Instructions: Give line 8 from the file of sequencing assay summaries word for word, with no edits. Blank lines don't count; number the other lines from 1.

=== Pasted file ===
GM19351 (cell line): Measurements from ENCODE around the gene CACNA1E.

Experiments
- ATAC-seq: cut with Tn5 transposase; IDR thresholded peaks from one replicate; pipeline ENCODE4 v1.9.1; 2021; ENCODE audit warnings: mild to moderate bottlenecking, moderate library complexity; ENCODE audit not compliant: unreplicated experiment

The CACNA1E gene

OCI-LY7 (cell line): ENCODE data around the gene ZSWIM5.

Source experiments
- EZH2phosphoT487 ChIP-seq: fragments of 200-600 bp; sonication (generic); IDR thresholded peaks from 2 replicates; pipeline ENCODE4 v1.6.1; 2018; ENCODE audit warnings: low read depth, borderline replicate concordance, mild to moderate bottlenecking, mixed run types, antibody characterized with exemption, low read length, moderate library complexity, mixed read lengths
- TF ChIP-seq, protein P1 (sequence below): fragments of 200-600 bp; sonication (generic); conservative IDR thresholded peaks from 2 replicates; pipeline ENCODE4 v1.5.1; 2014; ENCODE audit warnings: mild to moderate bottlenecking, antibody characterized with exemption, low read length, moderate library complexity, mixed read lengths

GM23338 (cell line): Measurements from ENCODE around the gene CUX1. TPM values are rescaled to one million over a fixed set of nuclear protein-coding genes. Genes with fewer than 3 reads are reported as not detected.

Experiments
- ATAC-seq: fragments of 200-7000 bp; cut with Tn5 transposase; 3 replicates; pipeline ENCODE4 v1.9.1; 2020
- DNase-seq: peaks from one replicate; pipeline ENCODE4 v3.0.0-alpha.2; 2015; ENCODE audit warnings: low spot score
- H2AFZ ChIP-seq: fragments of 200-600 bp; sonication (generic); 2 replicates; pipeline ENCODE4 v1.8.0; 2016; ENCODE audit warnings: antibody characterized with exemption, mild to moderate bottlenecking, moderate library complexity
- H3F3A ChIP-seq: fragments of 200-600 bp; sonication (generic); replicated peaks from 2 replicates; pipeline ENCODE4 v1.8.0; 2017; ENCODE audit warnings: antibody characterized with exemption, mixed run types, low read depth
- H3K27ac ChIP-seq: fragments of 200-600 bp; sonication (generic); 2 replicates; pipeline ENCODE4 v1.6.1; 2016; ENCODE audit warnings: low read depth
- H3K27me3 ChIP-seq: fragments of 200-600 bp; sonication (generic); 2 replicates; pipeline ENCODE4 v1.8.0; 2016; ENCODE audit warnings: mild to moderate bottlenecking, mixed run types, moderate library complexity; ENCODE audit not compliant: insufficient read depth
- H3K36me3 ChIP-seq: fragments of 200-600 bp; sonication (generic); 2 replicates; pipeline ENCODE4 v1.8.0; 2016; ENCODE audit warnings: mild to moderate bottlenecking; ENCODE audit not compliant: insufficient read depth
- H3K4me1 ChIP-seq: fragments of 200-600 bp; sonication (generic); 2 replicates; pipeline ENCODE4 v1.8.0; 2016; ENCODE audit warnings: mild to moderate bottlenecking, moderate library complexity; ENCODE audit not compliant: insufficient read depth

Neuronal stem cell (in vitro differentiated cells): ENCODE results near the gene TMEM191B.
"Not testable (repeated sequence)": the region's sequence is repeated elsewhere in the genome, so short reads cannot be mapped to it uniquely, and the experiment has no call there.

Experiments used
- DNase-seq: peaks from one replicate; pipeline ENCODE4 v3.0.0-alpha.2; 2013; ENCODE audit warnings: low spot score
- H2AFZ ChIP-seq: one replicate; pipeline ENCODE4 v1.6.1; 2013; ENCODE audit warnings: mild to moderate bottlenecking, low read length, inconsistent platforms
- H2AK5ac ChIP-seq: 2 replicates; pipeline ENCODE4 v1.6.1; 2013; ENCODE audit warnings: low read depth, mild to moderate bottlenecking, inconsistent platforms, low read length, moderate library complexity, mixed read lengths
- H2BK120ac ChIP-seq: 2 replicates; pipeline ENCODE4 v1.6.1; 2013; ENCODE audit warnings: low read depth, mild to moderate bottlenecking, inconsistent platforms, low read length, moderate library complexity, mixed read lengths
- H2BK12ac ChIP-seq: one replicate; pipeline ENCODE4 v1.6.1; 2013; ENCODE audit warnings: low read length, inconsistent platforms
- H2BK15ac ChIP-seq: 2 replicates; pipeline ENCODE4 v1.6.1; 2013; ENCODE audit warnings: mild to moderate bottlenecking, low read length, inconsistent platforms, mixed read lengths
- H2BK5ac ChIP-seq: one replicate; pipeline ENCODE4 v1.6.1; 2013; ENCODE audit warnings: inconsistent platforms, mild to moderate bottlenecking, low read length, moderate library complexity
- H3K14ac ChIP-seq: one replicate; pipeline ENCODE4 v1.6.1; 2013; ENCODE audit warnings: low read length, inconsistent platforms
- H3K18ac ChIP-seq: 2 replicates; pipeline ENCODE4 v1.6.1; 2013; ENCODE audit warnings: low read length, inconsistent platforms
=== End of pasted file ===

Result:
- TF ChIP-seq, protein P1 (sequence below): fragments of 200-600 bp; sonication (generic); conservative IDR thresholded peaks from 2 replicates; pipeline ENCODE4 v1.5.1; 2014; ENCODE audit warnings: mild to moderate bottlenecking, antibody characterized with exemption, low read length, moderate library complexity, mixed read lengths